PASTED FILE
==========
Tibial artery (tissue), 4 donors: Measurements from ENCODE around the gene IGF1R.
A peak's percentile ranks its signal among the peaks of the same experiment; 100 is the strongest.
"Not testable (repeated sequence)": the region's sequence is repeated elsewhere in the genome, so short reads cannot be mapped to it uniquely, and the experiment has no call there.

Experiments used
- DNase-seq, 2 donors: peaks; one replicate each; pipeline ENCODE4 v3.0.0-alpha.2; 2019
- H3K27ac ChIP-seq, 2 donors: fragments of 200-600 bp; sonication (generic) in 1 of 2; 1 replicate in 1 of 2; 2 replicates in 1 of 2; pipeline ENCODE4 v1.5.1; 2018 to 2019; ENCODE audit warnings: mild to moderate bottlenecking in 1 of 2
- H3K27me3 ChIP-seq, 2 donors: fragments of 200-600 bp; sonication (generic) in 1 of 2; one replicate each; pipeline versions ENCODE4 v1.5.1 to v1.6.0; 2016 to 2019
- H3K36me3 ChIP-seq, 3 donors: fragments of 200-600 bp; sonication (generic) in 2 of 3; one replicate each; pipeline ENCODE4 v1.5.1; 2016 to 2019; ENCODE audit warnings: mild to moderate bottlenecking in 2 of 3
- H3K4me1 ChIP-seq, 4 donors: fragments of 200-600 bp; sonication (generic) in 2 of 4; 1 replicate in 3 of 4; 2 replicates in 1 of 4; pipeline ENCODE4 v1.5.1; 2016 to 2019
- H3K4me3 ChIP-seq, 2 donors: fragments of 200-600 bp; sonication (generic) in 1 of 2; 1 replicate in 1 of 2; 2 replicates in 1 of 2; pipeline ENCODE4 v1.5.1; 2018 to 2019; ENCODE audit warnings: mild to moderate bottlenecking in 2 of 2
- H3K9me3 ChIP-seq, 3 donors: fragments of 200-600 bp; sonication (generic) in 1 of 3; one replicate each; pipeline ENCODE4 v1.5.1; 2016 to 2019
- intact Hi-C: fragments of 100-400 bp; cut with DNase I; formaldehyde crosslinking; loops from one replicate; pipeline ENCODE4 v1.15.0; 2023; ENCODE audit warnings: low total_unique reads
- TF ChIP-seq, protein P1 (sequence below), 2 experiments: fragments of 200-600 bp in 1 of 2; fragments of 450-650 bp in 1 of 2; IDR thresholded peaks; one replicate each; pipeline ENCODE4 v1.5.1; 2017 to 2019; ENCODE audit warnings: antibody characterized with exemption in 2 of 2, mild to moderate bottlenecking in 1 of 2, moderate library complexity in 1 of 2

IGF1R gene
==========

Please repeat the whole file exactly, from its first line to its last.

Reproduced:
Tibial artery (tissue), 4 donors: Measurements from ENCODE around the gene IGF1R.
A peak's percentile ranks its signal among the peaks of the same experiment; 100 is the strongest.
"Not testable (repeated sequence)": the region's sequence is repeated elsewhere in the genome, so short reads cannot be mapped to it uniquely, and the experiment has no call there.

Experiments used
- DNase-seq, 2 donors: peaks; one replicate each; pipeline ENCODE4 v3.0.0-alpha.2; 2019
- H3K27ac ChIP-seq, 2 donors: fragments of 200-600 bp; sonication (generic) in 1 of 2; 1 replicate in 1 of 2; 2 replicates in 1 of 2; pipeline ENCODE4 v1.5.1; 2018 to 2019; ENCODE audit warnings: mild to moderate bottlenecking in 1 of 2
- H3K27me3 ChIP-seq, 2 donors: fragments of 200-600 bp; sonication (generic) in 1 of 2; one replicate each; pipeline versions ENCODE4 v1.5.1 to v1.6.0; 2016 to 2019
- H3K36me3 ChIP-seq, 3 donors: fragments of 200-600 bp; sonication (generic) in 2 of 3; one replicate each; pipeline ENCODE4 v1.5.1; 2016 to 2019; ENCODE audit warnings: mild to moderate bottlenecking in 2 of 3
- H3K4me1 ChIP-seq, 4 donors: fragments of 200-600 bp; sonication (generic) in 2 of 4; 1 replicate in 3 of 4; 2 replicates in 1 of 4; pipeline ENCODE4 v1.5.1; 2016 to 2019
- H3K4me3 ChIP-seq, 2 donors: fragments of 200-600 bp; sonication (generic) in 1 of 2; 1 replicate in 1 of 2; 2 replicates in 1 of 2; pipeline ENCODE4 v1.5.1; 2018 to 2019; ENCODE audit warnings: mild to moderate bottlenecking in 2 of 2
- H3K9me3 ChIP-seq, 3 donors: fragments of 200-600 bp; sonication (generic) in 1 of 3; one replicate each; pipeline ENCODE4 v1.5.1; 2016 to 2019
- intact Hi-C: fragments of 100-400 bp; cut with DNase I; formaldehyde crosslinking; loops from one replicate; pipeline ENCODE4 v1.15.0; 2023; ENCODE audit warnings: low total_unique reads
- TF ChIP-seq, protein P1 (sequence below), 2 experiments: fragments of 200-600 bp in 1 of 2; fragments of 450-650 bp in 1 of 2; IDR thresholded peaks; one replicate each; pipeline ENCODE4 v1.5.1; 2017 to 2019; ENCODE audit warnings: antibody characterized with exemption in 2 of 2, mild to moderate bottlenecking in 1 of 2, moderate library complexity in 1 of 2

IGF1R gene